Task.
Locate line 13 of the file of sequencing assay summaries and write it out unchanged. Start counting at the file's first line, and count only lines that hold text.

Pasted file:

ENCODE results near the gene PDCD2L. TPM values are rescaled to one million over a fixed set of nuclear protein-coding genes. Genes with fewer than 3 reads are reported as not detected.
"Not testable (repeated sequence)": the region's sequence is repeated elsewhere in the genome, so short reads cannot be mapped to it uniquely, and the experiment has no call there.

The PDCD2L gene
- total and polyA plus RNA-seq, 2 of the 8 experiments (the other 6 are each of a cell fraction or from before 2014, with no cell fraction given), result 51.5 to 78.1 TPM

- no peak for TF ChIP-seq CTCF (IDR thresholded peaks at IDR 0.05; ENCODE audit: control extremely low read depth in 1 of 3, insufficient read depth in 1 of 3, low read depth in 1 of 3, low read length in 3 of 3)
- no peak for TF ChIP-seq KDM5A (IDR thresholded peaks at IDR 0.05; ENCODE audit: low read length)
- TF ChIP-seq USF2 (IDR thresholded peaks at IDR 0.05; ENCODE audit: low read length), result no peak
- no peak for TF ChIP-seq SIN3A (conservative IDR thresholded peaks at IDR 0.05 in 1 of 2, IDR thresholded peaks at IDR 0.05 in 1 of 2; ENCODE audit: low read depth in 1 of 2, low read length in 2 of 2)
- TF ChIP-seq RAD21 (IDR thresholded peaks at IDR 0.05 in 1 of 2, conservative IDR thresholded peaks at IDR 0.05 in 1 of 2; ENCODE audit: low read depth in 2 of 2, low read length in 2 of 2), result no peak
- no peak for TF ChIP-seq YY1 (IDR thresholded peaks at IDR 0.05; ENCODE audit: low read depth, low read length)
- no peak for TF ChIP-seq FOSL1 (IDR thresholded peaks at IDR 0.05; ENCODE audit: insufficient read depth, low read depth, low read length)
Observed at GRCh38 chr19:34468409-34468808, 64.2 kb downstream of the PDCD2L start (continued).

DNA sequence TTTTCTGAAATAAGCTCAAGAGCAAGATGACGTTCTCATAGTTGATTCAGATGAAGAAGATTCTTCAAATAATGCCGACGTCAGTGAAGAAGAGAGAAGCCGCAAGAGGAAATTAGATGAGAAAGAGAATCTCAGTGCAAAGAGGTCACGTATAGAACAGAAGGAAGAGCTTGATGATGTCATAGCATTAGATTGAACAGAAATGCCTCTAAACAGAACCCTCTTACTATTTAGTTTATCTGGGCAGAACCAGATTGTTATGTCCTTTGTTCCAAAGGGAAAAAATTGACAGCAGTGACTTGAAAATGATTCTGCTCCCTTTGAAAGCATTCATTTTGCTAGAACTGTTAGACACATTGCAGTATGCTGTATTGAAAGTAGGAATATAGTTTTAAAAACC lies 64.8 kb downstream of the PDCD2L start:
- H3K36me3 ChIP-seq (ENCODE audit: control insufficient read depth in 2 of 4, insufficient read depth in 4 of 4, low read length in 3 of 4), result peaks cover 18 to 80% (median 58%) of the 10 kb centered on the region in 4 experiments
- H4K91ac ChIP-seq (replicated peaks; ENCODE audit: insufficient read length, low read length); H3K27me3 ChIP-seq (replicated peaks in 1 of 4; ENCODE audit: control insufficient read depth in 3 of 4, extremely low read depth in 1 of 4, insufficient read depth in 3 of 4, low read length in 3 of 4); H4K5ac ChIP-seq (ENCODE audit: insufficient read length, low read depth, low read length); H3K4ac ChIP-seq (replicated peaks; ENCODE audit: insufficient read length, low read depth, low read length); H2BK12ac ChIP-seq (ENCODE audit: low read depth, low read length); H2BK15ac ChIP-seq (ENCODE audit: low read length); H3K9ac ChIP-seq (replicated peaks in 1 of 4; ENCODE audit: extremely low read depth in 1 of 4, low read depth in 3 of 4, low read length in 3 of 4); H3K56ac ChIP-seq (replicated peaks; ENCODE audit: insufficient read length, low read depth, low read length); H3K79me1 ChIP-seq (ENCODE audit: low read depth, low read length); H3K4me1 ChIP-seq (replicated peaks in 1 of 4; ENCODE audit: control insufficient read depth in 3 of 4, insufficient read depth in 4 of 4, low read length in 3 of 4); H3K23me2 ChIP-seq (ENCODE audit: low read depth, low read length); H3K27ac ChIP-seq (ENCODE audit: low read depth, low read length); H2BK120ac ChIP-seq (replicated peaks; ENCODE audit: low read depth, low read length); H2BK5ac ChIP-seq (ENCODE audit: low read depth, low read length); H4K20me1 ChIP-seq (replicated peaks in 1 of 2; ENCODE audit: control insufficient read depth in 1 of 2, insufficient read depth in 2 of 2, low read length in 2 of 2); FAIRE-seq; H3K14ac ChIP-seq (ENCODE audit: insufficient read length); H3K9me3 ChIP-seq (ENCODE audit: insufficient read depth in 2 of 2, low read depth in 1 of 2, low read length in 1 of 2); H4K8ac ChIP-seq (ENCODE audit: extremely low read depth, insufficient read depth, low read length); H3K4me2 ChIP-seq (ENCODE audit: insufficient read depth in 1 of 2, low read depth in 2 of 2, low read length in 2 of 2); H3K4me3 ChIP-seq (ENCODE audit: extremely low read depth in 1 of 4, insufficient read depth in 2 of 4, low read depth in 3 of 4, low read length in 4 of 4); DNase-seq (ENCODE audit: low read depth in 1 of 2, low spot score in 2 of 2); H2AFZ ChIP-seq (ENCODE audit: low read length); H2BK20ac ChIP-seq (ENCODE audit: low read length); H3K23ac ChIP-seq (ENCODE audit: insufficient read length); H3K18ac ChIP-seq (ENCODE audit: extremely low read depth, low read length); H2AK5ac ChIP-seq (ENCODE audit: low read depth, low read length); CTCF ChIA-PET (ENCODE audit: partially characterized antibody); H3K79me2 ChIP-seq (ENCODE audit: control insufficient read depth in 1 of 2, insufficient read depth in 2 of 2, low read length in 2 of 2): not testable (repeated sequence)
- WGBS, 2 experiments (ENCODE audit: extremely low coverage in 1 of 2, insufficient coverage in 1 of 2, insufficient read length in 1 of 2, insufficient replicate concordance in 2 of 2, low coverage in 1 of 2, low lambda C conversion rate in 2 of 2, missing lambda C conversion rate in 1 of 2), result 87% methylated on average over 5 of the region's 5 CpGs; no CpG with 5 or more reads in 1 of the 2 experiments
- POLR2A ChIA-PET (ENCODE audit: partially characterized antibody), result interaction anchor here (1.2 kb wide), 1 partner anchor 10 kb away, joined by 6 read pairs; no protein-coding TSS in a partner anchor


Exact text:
DNA sequence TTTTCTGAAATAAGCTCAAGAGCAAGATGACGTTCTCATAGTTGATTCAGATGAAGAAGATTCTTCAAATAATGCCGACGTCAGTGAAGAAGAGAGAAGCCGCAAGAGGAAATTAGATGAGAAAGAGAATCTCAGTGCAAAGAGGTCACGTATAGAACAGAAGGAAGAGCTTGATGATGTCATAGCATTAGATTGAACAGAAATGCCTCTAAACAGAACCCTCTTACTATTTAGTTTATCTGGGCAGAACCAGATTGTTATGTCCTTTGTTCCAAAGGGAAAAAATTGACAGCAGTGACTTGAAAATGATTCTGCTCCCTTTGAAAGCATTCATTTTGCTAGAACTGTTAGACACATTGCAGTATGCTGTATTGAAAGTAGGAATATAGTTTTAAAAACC lies 64.8 kb downstream of the PDCD2L start: